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At his favorite hometown coffee shop, The Break Espresso, Brandon Bryant pushes a sausage biscuit aside and talks about his now public life. He's ready to move on and keep his days as a drone operator behind him. "I guess I just want people to know that I'm just another guy," he says. "I'm just here."

Bryant recently shared his experience as a U.S. Air Force drone operator with a journalist from a German news magazine. The story was then translated into English and reprinted worldwide, including a recent cover story in the Indy.

Bryant did not have a problem with the original article, but he says some publications took editorial liberties when summarizing his story. The UK's Daily Mail, for instance, paraphrased a scene where Bryant sees a child walk around the corner of a targeted house seconds before a missile detonation: "... after following orders to shoot and kill a child, [Bryant] knew he couldn't keep doing what he was doing and quit the military."

"Most places it was fine," he says. "And other publications butchered the story."

Since the article went viral, Bryant says he has received mixed feedback. Some people have thanked him for his honesty. Some people, particularly servicemen and women, have ridiculed him.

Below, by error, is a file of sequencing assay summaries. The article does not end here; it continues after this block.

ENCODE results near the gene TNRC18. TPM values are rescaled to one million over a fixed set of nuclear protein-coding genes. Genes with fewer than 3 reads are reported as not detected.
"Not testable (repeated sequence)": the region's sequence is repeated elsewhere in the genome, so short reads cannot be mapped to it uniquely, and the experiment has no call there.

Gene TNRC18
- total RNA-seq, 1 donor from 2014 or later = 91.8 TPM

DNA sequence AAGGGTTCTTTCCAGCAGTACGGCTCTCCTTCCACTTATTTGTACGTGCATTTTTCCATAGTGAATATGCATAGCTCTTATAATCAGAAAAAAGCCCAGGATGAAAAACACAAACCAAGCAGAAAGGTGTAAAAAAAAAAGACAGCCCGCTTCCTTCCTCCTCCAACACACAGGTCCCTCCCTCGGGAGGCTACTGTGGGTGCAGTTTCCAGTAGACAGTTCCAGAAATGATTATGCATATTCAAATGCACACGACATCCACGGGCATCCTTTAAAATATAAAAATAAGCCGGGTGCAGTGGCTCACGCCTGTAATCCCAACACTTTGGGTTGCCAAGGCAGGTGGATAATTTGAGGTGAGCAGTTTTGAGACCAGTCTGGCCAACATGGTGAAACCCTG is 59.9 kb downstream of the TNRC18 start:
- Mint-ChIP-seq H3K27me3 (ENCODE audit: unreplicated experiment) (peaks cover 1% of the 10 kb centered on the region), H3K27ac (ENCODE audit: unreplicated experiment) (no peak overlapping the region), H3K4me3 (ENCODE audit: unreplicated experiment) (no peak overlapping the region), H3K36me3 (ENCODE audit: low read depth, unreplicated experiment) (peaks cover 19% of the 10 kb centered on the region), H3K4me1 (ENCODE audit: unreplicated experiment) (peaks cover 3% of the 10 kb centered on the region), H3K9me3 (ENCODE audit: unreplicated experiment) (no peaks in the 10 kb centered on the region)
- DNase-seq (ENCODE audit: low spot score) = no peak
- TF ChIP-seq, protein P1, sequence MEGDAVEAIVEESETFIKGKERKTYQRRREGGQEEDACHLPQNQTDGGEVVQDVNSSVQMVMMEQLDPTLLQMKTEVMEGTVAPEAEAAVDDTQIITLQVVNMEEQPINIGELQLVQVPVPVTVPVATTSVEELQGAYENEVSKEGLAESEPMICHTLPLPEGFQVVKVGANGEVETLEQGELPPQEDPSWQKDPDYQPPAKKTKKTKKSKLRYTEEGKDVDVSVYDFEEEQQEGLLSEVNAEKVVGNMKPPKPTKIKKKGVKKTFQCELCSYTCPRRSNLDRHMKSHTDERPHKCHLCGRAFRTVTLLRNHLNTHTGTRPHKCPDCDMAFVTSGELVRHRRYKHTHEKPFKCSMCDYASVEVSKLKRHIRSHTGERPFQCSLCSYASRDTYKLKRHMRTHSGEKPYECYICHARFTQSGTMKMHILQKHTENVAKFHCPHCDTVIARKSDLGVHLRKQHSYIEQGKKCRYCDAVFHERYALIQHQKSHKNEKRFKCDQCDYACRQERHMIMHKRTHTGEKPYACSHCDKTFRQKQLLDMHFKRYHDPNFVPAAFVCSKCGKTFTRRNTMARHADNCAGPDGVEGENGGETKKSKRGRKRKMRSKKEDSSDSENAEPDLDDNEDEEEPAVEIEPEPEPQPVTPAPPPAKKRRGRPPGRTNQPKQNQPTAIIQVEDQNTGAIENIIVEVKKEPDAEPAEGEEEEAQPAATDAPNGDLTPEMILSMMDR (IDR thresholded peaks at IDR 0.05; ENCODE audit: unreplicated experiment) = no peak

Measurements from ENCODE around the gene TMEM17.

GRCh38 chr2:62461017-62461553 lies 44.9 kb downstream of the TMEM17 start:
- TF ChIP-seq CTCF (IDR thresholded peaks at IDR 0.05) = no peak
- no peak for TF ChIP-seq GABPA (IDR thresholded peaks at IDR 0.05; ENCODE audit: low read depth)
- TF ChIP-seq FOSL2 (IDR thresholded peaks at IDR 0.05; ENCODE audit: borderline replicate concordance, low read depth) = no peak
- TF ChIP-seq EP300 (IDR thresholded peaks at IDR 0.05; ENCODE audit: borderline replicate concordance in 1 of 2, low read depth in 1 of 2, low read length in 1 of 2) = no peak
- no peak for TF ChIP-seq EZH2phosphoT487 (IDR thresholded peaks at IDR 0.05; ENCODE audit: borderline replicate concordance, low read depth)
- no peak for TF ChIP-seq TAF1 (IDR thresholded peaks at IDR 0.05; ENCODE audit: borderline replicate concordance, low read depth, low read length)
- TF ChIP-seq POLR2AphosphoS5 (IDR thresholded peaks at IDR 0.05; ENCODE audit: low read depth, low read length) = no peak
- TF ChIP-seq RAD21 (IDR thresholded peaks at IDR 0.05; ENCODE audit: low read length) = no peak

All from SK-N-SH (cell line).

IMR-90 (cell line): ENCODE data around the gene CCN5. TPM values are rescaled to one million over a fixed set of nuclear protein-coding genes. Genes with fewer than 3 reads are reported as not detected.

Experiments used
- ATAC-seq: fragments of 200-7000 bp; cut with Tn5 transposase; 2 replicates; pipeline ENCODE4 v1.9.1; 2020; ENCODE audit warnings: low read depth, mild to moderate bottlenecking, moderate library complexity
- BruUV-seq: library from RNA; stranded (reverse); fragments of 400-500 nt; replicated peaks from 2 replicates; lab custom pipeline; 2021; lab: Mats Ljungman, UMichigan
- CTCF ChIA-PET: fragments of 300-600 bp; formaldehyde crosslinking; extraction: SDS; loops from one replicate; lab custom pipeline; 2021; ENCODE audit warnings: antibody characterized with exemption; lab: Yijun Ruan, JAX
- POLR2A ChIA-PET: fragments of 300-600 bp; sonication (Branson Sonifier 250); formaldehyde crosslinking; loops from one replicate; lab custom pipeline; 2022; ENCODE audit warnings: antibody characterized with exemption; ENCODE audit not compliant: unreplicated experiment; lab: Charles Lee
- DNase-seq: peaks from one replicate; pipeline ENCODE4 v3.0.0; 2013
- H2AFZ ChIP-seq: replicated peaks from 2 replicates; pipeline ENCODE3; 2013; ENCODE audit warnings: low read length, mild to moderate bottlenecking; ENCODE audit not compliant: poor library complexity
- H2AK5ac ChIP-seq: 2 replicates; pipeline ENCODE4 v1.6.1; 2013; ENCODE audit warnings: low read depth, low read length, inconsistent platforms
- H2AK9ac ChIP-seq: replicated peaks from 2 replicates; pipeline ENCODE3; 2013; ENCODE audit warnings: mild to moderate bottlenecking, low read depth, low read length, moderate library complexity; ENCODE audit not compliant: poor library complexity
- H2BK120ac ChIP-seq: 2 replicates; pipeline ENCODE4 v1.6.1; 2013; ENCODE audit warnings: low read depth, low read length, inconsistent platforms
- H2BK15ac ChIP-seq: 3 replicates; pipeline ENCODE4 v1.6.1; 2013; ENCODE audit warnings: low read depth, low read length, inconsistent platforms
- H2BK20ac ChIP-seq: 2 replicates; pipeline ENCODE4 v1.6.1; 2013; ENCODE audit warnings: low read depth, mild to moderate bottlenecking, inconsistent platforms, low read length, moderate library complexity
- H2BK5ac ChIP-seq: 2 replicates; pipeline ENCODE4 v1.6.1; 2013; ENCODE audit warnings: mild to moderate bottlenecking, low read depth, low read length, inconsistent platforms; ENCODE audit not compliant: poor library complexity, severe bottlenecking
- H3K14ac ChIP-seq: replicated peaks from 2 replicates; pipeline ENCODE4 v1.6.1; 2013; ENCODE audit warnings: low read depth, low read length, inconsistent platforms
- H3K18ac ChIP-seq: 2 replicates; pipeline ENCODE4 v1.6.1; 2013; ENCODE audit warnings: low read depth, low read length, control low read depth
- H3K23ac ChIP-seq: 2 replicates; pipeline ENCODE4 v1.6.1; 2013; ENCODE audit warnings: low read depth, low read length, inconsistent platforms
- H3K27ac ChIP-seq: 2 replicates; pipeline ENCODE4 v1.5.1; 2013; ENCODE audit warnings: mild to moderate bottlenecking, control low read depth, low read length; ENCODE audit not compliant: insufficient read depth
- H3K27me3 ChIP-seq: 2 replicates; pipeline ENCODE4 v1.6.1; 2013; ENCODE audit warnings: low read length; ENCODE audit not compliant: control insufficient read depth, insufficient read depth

"In the [drone] program you never talked about what you did. Ever," he says. "I've gotten a lot of praise for sharing my experience, and a lot of people have threatened me."

Bryant seems more focused on his future in Missoula than what people think of his past. A few years ago, he began participating in XSports4Vets, a local program where combat vets participate in adventure sports. Last summer, he went trike gliding over Flathead Lake. "It was a sense of true freedom," he says. "You could feel the wind roll your aircraft. I get why people want to be pilots." It's something he hopes to do again.

He's currently coaching wrestling at Big Sky High School, where his grandfather, Lanny Bryant, an inductee in the National Wrestling Hall of Fame, is the head coach. Brandon says he enjoys working with the team and being close to family, but he remains restless.

"I'm sort of a ship without a compass right now," he says. "I'm not sure where I'm headed."

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